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Mary Boyle, (202) 736-5770
Justice Scalia’s Speech to Closed-Door Tea Party Caucus Session Is Inappropriate Political Activity
Appearance could provide grounds for recusal in upcoming cases; disqualification statute needs an upgrade
WASHINGTON - January 24 - Common Cause today criticized Justice Antonin Scalia's decision to address a closed-door session of the House Tea Party caucus as political activity that undermines public confidence in the U.S. Supreme Court.
"The American people expect impartial justice from the Supreme Court," said Bob Edgar, President and CEO of Common Cause, a non-partisan watchdog group. "The last thing we need in these divisive times is Supreme Court justices appearing to be allied with a political faction."
"Justice Scalia's acceptance of Rep. Bachmann's invitation shows poor judgment and could lay the ground for his recusal in future cases, such as court challenges to President Obama's health care reform law," Edgar said.
The Judicial Code of Conduct bars federal judges from engaging in political activity, including "mak[ing] speeches for a political organization" or attend[ing]...a dinner or other event sponsored by a political organization." See Canon 5, Code of Conduct for U.S. Judges.
The code applies to all federal judges, but is not binding on the nine Supreme Court justices, Edgar noted. Nonetheless, federal law on disqualification of judges is binding; it requires that "[a]ny justice...of the United States shall disqualify himself in any proceeding in which his impartiality might reasonably be questioned.." 28 U.S.C. § 455.
"It's clear that Congress intended Supreme Court justices to live by the same ethics rules as every other federal judge," said Arn Pearson, an attorney and Vice President of Programs for Common Cause. "An appearance of bias is just as damaging to the nation at the Supreme Court level - perhaps even more so -- as it is at the trial level."
The federal disqualification law was enacted in 1974 after a series of judicial scandals, most notably a controversy over Justice Abe Fortas's role as a confidant and advisor to President Johnson, whose orders and legislation he would have to review.
"It's time to upgrade the law to include the Judicial Conference's rules on political activity by judges," Pearson said. Those rules were adopted after the law's initial passage in 1974.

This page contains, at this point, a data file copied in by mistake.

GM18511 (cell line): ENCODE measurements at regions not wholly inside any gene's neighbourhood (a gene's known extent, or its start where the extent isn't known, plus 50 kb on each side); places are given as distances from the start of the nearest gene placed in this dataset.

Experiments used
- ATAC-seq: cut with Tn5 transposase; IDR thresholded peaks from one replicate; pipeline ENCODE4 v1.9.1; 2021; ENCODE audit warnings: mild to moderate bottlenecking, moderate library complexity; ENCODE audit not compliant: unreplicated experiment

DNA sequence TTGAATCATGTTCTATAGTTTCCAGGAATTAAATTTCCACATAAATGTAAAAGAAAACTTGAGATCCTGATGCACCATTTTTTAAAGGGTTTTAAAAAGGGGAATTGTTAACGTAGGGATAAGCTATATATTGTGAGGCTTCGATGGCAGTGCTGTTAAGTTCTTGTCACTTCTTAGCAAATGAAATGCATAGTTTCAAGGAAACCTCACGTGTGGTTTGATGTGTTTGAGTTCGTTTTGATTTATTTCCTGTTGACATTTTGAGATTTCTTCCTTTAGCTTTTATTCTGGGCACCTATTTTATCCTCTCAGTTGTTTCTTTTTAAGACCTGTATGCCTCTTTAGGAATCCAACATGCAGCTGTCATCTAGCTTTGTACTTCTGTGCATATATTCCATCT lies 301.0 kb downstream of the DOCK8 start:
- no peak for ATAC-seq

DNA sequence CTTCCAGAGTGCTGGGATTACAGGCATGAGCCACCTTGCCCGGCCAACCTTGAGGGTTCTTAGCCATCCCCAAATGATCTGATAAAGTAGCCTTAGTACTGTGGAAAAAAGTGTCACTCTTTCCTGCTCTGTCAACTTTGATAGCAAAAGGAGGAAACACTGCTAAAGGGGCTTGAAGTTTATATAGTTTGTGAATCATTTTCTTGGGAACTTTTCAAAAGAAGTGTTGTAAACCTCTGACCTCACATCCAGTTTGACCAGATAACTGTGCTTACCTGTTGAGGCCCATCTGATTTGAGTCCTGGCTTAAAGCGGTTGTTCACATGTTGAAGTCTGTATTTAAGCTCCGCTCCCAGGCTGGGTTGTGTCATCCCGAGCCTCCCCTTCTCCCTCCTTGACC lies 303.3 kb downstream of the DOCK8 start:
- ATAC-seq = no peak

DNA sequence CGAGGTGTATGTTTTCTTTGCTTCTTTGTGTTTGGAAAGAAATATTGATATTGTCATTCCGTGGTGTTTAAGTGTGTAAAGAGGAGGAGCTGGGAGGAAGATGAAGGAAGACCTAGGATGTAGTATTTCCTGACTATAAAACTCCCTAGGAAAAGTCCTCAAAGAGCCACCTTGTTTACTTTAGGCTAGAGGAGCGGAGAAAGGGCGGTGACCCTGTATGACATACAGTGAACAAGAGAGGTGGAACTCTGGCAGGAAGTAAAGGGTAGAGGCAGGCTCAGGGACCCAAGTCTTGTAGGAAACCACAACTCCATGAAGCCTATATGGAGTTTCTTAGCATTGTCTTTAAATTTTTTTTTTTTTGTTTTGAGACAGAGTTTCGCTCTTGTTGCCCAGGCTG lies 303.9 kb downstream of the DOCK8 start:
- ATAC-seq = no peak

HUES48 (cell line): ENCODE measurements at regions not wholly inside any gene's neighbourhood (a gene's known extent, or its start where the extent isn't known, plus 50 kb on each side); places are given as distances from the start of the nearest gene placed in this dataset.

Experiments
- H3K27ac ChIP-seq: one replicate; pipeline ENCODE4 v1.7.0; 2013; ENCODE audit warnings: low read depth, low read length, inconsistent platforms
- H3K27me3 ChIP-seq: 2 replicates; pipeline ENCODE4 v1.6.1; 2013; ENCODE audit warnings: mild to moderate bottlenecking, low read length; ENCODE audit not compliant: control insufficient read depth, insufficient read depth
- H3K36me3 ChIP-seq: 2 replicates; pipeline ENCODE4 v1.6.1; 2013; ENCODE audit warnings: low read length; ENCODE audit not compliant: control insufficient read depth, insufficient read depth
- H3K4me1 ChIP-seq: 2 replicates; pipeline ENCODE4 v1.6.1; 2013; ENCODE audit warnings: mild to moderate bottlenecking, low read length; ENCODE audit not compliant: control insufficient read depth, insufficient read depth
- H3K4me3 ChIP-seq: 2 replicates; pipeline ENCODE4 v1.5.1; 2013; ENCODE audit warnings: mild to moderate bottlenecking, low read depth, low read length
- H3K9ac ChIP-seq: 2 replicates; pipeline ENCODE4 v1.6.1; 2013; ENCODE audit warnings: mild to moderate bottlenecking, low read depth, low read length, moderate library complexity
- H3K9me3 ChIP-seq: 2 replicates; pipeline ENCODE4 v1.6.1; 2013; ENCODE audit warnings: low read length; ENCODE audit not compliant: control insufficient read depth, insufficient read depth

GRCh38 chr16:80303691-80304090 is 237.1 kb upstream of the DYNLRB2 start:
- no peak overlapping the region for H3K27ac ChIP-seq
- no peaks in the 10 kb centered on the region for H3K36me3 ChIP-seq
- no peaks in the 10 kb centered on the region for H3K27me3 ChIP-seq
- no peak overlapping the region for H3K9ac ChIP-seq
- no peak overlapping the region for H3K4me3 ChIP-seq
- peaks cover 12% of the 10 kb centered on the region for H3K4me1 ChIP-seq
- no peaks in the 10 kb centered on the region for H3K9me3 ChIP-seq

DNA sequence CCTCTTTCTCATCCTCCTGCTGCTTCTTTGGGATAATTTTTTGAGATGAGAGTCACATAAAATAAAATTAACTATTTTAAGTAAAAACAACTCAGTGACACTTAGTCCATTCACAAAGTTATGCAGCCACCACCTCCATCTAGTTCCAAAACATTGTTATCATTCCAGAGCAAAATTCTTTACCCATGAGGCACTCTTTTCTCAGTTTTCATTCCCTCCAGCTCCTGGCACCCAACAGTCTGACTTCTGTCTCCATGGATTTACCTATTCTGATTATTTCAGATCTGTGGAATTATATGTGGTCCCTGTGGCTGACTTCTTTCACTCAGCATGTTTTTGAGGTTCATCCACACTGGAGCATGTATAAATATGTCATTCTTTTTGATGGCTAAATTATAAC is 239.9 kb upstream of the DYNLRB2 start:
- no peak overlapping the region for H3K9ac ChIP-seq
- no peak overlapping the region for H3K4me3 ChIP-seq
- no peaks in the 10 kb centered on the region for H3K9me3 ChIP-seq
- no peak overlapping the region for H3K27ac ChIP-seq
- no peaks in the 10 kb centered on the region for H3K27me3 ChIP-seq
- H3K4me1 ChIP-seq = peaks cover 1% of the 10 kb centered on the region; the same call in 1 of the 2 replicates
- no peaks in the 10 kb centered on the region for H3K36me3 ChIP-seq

"Common Cause is calling for immediate legislation to ensure that the Code of Conduct's ban on political activity applies to the high court," Edgar said. "Unfortunately, some justices seem to think they are above the ethics rules. We shouldn't have two standards for what is okay and what isn't for federal judges. I think our court of last resort is getting way too politicized."
Last week, Common Cause asked the Department of Justice to investigate whether Justices Thomas and Scalia should have recused themselves from the Citizens United case, which ended a longstanding ban on corporate spending to influence elections, because of potential conflicts of interest. In a letter to Attorney General Eric Holder Jr., the group cited the justices' appearances at secretive retreats sponsored by Koch Industries, a firm that stood to benefit from the Citizens United decision, as well as Virginia Thomas's financial interest in the outcome given her role as CEO of Liberty Central, a 501(c)(4) group that used corporate money to target members of Congress in the 2010 elections.
Common Cause also asked the U.S. Judicial Conference to look into Justice Thomas's failure to disclose his wife's income at the Heritage Foundation and Liberty Central over a seven-year period, as required by the Ethics in Government Act. The Judicial Conference is required refer willful violations of the Act to the Attorney General.
"It's high time we restored the appearance of fairness and balance to the high court," Edgar said.